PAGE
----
She took a large sip of her bulletproof butter coffee (which was actually made with ghee instead of butter) and attempted to come up with the least insufferable way of fielding guidance for their trip. After all, it’s not like Todd was going to do any of the planning himself.
She clicked “Ask For Recommendations” and a location box showed up. “Perrrrrrrrrrf,” she thought. She typed in “Paris” and selected it from a dropdown. She could almost feel Caroline judging her.
She began typing “Friends and family,” before holding down the delete button and replacing it with, “Bonjour, friends and family!” What came of the next ten minutes of laboring over the keyboard went as follows:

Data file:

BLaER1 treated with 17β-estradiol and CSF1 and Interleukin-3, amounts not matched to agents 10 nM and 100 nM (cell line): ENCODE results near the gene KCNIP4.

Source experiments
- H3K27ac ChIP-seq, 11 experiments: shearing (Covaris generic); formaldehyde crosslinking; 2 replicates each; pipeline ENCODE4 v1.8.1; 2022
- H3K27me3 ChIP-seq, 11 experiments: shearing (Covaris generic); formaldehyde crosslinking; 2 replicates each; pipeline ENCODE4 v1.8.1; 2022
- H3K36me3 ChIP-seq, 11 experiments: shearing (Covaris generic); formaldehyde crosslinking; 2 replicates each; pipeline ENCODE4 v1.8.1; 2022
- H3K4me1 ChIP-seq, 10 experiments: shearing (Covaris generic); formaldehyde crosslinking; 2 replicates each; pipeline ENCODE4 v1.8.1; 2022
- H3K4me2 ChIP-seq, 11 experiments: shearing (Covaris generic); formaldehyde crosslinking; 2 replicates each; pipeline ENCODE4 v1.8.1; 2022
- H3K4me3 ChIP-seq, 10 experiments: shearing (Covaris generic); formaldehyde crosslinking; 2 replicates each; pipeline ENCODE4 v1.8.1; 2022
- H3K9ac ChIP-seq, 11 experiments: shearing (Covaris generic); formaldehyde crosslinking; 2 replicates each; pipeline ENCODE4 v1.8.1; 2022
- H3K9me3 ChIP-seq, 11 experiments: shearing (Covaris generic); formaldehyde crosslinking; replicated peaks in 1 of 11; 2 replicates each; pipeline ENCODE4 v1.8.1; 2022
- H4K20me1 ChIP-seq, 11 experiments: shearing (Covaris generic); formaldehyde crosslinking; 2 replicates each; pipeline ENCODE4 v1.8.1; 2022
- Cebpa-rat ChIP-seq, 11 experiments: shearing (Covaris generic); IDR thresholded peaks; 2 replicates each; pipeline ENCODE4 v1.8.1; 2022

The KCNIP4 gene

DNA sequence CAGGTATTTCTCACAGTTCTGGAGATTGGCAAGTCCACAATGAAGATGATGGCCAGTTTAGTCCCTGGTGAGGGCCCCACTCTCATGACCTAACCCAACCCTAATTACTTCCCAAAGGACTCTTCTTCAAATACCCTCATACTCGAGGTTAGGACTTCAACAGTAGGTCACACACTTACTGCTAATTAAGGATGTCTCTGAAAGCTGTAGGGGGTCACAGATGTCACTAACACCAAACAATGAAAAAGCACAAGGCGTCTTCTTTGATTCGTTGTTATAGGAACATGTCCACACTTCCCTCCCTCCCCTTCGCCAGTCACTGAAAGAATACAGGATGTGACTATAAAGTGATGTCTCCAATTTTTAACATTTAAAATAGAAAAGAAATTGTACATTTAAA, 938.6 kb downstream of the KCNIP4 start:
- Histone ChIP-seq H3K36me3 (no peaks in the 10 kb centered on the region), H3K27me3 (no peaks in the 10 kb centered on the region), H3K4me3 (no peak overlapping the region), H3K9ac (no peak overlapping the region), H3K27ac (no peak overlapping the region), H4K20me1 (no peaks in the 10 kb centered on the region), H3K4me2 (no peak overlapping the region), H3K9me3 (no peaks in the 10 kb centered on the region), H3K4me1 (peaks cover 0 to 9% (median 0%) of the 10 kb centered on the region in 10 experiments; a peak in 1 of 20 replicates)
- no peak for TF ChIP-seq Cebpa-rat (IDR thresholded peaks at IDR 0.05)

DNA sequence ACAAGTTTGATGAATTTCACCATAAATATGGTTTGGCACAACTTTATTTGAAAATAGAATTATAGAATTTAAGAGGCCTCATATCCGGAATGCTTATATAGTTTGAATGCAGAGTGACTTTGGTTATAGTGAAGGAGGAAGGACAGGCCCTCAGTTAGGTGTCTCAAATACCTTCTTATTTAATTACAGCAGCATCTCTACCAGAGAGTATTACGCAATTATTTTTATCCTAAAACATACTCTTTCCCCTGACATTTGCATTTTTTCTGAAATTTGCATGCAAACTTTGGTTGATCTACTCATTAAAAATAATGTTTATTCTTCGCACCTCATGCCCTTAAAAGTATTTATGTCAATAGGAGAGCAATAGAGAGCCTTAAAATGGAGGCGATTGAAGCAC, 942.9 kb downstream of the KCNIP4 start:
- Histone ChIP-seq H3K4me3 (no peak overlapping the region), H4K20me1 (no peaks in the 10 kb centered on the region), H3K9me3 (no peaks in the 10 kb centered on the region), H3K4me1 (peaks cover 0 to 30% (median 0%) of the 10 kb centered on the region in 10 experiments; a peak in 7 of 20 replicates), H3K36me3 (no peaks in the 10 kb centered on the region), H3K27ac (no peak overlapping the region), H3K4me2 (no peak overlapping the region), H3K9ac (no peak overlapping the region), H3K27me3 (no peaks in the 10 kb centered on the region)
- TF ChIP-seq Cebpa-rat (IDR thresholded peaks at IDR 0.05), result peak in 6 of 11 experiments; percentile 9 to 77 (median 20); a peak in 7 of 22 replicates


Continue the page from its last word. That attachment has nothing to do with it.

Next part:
Bonjour, friends and family!
As you may or may not know, @Todd and I will be going to the magical city of Paris!! After living there briefly in 2011, you know it’s a city near and dear to my heart. We’re looking for all the recommendations for restaurants, sites, and anything that isn’t toooooo ~touristy~ while we’re there. And (of course) all the wine as well! (:
If anyone has any must-visits, please let me know and we’ll see you upon our return!
au revoir, everyone!
With a large breath in and a crack of her neck, she pressed “enter” and waited for the suggestions to roll in.
It took all of three minutes for her brand new iPhone X to light up with a text from – of course – Caroline.
“Hahahahaha,” the first text said. “You’re such a dork,” the second text followed up.
At this point, she knew what she’d done but she had to own it.